wrong wayWe were at the symphony watching Alfred Hitchcock’s Psycho while the orchestra played Bernard Herrman’s chilling soundtrack. When Janet Leigh’s character, Marion Crane, stepped into the shower, a man in the audience yelled, ”Don’t do it!” Since most of us saw the movie decades ago, we didn’t want her to take that fatal shower either. In spite of the warning, however, she did. Since Marion was at the Bates Motel because she’d embezzled $40,000 from her boss, perhaps that man should have yelled, “Don’t do it!” much sooner.

That’s sort of what it was like when rereading the books of Kings and Chronicles recently. I knew they would end badly for both Israel and Judah but there was nothing I could do about it. I didn’t want to read their sad history again any more than I wanted to see Marion Crane die in the shower a second time. But, just as I made it through the gruesome movie murder, I made it through the disheartening saga of God’s chosen people.

No one warned Marion about Norman Bates but the people of Judah and Israel got plenty of warnings from God. The prophets Amos and Hosea told the northern kingdom they’d be taken captive by the Assyrians and both kingdoms were warned of their tragic ends by Micah. Joel and Isaiah warned Judah to turn from their idolatry and sins. Habakkuk warned them that the Babylonians would be used as an instrument of judgment and Zephaniah and Jeremiah predicted the destruction of Jerusalem. God’s chosen people couldn’t claim they weren’t warned. In fact, the warnings are found as far back as Deuteronomy when God made clear the cost of disobedience.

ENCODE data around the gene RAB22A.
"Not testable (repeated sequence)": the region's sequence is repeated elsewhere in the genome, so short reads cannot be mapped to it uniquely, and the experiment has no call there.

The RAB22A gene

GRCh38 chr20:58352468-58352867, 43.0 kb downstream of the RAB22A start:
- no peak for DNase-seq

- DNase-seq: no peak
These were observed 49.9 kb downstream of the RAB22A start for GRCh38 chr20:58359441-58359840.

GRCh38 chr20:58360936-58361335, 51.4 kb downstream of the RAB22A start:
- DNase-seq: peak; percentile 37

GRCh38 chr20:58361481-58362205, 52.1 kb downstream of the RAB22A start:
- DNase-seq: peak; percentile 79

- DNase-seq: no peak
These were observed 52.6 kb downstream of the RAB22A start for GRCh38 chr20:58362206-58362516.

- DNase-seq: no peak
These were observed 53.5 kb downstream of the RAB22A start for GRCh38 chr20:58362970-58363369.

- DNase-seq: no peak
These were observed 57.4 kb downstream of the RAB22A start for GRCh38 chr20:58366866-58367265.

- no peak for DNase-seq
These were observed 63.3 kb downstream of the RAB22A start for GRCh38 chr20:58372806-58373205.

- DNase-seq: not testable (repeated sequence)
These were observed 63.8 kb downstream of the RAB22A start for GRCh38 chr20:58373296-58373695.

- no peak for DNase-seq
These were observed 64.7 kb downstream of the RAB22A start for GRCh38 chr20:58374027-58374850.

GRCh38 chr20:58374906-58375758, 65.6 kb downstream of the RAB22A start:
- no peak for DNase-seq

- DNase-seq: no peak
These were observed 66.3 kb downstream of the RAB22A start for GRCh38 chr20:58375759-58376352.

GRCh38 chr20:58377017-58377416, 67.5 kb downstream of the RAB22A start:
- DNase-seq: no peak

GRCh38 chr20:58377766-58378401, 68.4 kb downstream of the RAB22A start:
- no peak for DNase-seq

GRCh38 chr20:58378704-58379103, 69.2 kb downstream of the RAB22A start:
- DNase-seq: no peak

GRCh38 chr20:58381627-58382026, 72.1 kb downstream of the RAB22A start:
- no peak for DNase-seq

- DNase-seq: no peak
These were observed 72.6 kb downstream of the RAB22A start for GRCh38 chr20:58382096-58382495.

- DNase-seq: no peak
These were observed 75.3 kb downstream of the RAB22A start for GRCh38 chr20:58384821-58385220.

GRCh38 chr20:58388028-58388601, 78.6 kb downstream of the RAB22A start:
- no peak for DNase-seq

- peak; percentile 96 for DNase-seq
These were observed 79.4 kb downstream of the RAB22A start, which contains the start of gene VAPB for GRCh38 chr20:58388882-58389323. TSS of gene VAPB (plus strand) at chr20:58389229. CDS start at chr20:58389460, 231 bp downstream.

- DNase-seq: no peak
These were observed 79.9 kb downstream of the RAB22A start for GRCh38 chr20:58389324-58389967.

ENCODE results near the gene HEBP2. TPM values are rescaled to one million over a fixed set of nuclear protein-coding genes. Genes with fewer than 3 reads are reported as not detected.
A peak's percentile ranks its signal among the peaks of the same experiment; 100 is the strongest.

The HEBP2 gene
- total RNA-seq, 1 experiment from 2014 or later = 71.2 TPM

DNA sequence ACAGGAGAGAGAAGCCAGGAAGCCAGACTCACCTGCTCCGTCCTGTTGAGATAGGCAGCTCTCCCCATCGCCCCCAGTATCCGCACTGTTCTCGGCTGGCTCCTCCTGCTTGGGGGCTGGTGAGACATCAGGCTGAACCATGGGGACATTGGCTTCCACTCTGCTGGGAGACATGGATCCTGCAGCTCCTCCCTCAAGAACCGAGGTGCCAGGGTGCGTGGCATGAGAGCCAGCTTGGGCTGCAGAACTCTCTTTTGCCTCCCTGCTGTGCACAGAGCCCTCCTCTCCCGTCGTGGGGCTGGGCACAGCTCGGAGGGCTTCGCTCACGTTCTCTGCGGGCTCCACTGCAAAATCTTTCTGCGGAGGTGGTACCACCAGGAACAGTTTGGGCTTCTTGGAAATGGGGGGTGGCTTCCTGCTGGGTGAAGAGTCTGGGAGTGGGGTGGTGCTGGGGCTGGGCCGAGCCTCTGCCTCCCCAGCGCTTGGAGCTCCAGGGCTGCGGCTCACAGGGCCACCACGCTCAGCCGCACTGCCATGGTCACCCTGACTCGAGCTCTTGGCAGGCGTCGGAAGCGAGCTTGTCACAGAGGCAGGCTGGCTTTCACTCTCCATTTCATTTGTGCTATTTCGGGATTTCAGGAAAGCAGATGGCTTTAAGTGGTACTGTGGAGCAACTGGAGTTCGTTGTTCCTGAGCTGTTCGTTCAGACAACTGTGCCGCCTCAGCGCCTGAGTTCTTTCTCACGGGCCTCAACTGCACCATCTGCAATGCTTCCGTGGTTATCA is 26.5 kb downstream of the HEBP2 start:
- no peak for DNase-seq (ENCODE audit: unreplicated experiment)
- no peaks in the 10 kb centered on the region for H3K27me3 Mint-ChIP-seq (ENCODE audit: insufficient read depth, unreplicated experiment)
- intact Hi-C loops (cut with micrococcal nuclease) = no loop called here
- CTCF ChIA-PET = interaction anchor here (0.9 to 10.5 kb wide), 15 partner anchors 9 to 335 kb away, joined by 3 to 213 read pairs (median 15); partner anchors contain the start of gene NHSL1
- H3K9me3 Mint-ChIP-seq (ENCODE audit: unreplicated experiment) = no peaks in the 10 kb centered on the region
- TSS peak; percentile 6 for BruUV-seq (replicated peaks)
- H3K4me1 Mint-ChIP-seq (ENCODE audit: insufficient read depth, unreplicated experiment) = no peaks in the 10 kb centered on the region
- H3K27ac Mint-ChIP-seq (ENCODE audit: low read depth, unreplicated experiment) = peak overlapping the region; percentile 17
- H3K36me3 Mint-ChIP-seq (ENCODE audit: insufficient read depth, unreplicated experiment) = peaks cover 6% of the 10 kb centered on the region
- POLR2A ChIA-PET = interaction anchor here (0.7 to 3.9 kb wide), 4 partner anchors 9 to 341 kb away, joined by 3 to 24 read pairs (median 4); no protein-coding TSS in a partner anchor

Scripture warns us to repent, resist the enemy, be morally alert and obedient, and not to be misled by false teachers. It warns of persecution and the dangers of lust, drifting away, prejudice, hypocrisy, and God’s impending judgment. Romans 6:23 puts it bluntly: “For the wages of sin is death, but the free gift of God is eternal life through Christ Jesus our Lord.” Like the people of Israel and Judah, we can’t say we weren’t warned.

Be careful that you do not refuse to listen to the One who is speaking. For if the people of Israel did not escape when they refused to listen to Moses, the earthly messenger, we will certainly not escape if we reject the One who speaks to us from heaven! [Hebrews 12:25 (NLT)]

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AT HIS TABLE

“This cup is the new covenant between God and his people—an agreement confirmed with my blood. Do this in remembrance of me as often as you drink it.” … Anyone who eats this bread or drinks this cup of the Lord unworthily is guilty of sinning against the body and blood of the Lord. That is why you should examine yourself before eating the bread and drinking the cup. [1 Corinthians 11:25b, 27-28 (NLT)]